Had we had done this about a year ago, at the point when we arrived at the set I would have been absolutely gutted. That is because, after the filming of the Lord of the Rings the set was to be all taken down, as this was the agreement with the farmers. However, half way through demolishing it rain stopped play, and it was at this point that the farmers said why don’t they just leave what is left and they will let the public come and see it. And that is what happened. But all that there would have been to see was the general landscape of the set which white painted plywood for the frontages of the hobbit holes, as the original set was not built to last. They weren’t allowed to have gardens or props set up either. So, like I said, if that had been what I’d have seen on arriving there, I would not have been happy as we had no idea that is what the tour used to be like (even though after looked back at a locations book I have that is what it shows!). Luckily for us, Mr Jackson is just about to finish filming of his new film, the Hobbit, which involved re-building the entirety of Hobbiton but this time in durable materials so that it could remain there for the public to go and see! It was really wicked to see. Everything was there, the Party Tree, Sam’s house, the lake with the Green Dragon and watermill and bridge over it (although you are not yet actually allowed to go over to these),and of course, Bag End. For the tour you were basically taken around the set with a guide who told you some interesting facts and stories and you could take as many photos as you liked, the only rules were that you could not sit on any of the props or go through/over any of the hobbit hole garden fences
Conor: We spent about an hour and a half at Hobbition, exploring all the different sets and hearing stories of the more extreme fans that have visited. One of the coolest bits for us was when we saw a part of the set not used in the filming. Originally Guilliamo Del Torro (a director both Annabel and I like) was supposed to be doing the hobbit, and he had constructed several hobbit holes before he had to quit being director. These hobbit holes were not used in the film but were still there to see, and it was really interesting to look at how the film might have been really different!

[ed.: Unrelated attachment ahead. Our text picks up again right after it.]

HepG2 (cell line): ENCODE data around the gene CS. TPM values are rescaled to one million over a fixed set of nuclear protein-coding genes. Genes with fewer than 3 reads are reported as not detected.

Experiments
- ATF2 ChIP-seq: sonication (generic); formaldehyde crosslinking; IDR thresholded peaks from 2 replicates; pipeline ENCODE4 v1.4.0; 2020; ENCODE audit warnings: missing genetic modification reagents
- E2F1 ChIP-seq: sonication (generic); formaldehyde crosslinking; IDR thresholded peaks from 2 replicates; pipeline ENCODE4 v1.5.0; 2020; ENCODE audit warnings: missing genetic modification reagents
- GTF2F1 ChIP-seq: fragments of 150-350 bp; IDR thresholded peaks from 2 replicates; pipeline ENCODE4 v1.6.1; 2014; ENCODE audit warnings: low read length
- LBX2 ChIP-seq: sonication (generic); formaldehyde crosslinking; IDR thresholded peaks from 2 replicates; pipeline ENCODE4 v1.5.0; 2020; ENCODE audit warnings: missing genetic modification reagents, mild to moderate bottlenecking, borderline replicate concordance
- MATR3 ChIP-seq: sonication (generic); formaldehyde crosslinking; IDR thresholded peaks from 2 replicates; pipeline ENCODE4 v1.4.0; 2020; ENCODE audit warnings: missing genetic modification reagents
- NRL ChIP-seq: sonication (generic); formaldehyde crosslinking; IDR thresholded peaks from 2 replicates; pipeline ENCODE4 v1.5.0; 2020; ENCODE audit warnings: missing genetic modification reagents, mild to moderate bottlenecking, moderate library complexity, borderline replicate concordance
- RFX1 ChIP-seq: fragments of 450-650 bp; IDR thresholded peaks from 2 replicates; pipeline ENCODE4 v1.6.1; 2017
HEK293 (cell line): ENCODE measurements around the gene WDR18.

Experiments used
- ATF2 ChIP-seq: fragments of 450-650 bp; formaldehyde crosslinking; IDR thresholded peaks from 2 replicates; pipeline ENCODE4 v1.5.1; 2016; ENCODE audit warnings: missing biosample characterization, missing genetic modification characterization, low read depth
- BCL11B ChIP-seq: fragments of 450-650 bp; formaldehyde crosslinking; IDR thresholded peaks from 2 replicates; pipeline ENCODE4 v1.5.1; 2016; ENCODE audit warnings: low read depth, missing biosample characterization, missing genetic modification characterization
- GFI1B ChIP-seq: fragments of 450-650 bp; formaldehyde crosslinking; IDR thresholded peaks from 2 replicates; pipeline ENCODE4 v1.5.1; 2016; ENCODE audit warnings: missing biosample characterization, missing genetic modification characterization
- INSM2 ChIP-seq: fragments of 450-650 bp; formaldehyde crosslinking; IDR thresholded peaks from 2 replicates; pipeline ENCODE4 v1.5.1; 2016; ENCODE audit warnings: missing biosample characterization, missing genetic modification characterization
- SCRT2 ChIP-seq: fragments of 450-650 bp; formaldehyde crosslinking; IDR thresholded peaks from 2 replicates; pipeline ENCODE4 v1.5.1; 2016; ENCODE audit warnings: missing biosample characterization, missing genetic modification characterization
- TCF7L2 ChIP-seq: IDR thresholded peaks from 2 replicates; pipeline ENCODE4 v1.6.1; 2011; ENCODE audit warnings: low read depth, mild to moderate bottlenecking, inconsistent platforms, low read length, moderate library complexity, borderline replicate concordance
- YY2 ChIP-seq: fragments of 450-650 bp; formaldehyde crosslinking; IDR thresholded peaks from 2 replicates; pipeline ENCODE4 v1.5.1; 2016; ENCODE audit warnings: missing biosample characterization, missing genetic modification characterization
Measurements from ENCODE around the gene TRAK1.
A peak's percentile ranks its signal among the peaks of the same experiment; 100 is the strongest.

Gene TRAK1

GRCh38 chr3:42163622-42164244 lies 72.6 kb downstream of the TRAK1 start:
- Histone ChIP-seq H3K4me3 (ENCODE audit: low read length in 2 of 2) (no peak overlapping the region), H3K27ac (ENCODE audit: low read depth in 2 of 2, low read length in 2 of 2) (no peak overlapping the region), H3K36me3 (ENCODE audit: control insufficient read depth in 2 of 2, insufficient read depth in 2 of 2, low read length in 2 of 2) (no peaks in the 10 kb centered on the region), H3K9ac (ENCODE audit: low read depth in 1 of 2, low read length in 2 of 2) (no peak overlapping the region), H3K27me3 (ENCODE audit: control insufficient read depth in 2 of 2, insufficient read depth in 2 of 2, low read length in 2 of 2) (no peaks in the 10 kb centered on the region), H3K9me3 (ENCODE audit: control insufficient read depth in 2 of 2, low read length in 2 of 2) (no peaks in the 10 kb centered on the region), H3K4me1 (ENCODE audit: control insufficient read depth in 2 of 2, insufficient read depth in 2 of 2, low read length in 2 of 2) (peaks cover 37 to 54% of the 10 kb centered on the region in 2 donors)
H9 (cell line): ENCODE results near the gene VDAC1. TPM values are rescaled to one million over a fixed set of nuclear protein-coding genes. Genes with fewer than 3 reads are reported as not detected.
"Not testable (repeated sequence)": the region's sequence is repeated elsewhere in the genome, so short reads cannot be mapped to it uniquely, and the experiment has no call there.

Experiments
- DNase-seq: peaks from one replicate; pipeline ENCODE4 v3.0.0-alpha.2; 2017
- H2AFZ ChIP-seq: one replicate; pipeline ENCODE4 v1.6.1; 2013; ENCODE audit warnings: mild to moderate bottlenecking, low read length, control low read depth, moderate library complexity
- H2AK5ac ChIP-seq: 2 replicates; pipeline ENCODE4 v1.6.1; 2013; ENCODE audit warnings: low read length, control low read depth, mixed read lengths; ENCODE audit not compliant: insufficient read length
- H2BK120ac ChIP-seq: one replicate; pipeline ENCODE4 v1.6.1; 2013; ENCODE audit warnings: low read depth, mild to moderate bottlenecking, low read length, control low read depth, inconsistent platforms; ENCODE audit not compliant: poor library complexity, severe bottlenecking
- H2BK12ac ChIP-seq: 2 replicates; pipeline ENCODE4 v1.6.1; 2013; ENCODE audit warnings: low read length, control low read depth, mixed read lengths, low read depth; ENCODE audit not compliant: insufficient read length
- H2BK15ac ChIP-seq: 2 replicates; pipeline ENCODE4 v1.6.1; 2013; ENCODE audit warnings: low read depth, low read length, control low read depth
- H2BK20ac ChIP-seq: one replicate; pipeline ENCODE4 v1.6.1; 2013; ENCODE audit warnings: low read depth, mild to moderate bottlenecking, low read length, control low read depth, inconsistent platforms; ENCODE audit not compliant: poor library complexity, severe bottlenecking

After dragging Annabel away from Hobbition we went back to the café and got to watch a really random sheep shearing show, hosted by a very rural farmer, who wanted to tell us all about the sheep and cattle trade! The sheep shearing itself was pretty aggressive to watch, but that’s rural life. Annabel also got to feed a lamb, which of course she really enjoyed! After this we received a free pie, cookie and drink which was a bonus and then got a lift back to Rotorua. We spent the evening relaxing and trying to write blog posts.
On our last day in Rotorua we started off by visiting a Giant Redwood forest which was absolutely massive, so we both spent a few hours exploring the walks that were there. Annabel ended up walking 11.2 km in just under 3 hours, which she was very proud of
We left for Taupo the next morning, but on the way we stopped at the Ta Paiu ?????? thermal park, for a look at some more really really hot pools (we cooked eggs in one of them), some erupting geysers, some Maori carving and cultural stuff and finally got our first look at the elusive Kiwi! They were much larger than I expected and one of them seemed obsessed with running round one particular shrub, but it was really cool to see them. I don’t think there is much chance of seeing one in the wild! At this point we had fallen behind most of the friends we had made at Hot Water Beach but luckily the amazing Arron and Sarah had stayed a few nights in Rotorua, so we all got back on the bus and made our way there….